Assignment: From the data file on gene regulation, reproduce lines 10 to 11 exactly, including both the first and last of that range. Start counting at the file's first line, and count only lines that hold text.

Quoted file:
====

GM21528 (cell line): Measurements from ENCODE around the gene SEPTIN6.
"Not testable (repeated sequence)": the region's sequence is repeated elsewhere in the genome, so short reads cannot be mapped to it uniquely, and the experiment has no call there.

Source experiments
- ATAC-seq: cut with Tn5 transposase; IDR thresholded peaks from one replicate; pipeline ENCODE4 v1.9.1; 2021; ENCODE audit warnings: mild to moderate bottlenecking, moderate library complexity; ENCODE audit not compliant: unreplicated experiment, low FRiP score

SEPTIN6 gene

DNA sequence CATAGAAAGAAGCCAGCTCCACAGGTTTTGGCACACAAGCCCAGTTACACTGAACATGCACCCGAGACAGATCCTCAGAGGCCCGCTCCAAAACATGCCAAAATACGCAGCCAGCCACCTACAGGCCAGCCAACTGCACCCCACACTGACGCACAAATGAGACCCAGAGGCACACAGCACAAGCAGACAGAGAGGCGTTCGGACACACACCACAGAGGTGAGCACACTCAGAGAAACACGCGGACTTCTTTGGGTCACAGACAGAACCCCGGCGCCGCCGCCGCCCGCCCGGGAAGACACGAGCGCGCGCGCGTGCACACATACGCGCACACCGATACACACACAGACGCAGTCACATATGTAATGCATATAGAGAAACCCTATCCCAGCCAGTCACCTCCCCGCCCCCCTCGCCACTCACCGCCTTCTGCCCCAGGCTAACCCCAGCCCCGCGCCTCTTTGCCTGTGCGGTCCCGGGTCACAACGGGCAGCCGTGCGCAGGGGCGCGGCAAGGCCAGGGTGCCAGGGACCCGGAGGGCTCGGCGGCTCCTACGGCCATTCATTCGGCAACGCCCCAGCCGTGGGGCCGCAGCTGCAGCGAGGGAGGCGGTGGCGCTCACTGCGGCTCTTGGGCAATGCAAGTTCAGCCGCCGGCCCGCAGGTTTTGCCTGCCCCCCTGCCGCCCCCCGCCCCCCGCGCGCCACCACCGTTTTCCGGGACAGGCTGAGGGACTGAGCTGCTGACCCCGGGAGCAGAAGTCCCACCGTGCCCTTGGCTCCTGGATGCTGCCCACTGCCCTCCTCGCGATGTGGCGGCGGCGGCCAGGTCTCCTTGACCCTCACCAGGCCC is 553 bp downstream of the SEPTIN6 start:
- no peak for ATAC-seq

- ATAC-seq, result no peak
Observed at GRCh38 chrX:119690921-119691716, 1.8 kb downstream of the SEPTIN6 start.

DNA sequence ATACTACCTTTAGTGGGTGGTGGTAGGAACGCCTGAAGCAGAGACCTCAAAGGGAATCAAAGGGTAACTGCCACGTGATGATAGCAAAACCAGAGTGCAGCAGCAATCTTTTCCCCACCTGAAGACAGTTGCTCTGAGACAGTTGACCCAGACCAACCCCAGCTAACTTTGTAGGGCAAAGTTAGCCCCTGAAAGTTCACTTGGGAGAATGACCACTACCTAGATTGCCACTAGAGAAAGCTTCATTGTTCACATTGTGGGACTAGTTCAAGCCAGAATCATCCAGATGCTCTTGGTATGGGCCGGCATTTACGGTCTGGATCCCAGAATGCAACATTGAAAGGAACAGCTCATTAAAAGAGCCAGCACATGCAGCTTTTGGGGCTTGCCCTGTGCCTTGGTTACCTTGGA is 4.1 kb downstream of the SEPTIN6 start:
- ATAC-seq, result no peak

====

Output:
DNA sequence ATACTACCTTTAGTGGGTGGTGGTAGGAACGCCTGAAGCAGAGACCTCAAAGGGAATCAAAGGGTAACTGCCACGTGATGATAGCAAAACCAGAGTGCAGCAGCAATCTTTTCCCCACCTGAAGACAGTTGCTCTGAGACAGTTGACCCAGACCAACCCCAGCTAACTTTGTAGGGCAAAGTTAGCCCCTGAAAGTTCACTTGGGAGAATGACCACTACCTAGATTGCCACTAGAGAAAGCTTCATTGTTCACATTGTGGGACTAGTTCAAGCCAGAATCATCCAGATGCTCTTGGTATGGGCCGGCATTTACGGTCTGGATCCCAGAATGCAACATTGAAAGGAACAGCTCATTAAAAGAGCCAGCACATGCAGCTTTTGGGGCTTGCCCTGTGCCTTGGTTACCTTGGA is 4.1 kb downstream of the SEPTIN6 start:
- ATAC-seq, result no peak